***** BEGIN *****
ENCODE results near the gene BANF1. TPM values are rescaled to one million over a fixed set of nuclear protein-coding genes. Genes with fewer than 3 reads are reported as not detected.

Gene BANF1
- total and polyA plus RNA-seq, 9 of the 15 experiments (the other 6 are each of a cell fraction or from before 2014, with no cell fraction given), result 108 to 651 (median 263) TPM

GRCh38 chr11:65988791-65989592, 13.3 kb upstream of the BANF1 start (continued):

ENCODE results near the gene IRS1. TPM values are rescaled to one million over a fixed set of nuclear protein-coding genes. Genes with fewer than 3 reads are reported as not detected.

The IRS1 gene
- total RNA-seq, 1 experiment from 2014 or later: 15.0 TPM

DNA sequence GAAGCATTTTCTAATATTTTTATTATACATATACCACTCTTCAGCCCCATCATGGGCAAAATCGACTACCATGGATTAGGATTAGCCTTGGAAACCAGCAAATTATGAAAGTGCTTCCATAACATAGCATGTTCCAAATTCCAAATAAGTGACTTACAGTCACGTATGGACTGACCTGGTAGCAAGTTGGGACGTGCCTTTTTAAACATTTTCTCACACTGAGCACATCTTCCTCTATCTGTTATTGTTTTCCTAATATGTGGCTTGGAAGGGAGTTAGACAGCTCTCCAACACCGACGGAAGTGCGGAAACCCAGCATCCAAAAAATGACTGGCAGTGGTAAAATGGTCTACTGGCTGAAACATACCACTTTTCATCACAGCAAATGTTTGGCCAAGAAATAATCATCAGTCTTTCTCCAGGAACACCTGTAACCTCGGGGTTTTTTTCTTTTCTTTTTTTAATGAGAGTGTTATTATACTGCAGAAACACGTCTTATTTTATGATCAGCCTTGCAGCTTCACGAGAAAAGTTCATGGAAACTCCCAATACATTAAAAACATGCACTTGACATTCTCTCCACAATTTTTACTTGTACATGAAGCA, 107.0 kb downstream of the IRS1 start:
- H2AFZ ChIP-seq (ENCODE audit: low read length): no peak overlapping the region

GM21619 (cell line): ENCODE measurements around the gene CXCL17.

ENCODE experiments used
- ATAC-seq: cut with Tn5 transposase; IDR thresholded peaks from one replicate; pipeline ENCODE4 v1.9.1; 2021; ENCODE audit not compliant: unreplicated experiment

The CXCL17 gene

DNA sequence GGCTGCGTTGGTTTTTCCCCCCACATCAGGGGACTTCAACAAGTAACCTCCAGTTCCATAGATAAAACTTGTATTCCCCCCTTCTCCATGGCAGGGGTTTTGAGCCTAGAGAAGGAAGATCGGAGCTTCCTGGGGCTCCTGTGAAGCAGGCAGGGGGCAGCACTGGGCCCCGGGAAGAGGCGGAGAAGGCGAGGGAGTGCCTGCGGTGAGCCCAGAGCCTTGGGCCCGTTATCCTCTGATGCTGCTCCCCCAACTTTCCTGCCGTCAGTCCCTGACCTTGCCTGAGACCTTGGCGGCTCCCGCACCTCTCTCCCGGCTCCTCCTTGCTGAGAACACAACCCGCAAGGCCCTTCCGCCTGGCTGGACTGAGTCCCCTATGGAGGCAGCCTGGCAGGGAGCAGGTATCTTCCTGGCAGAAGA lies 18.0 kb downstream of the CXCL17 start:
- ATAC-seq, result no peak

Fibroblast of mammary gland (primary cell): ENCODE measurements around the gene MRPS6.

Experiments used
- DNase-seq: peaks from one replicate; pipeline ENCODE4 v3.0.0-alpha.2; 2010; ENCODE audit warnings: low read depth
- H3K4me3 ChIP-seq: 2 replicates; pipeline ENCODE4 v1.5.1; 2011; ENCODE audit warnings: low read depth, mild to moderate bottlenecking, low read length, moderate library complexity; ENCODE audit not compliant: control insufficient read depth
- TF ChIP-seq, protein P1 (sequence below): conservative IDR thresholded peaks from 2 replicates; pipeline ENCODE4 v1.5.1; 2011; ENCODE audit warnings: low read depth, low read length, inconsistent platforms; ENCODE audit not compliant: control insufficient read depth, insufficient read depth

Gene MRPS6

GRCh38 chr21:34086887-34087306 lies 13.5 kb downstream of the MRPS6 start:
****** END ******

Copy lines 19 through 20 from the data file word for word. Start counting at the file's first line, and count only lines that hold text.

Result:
- H3K4me3 ChIP-seq: 2 replicates; pipeline ENCODE4 v1.5.1; 2011; ENCODE audit warnings: low read depth, mild to moderate bottlenecking, low read length, moderate library complexity; ENCODE audit not compliant: control insufficient read depth
- TF ChIP-seq, protein P1 (sequence below): conservative IDR thresholded peaks from 2 replicates; pipeline ENCODE4 v1.5.1; 2011; ENCODE audit warnings: low read depth, low read length, inconsistent platforms; ENCODE audit not compliant: control insufficient read depth, insufficient read depth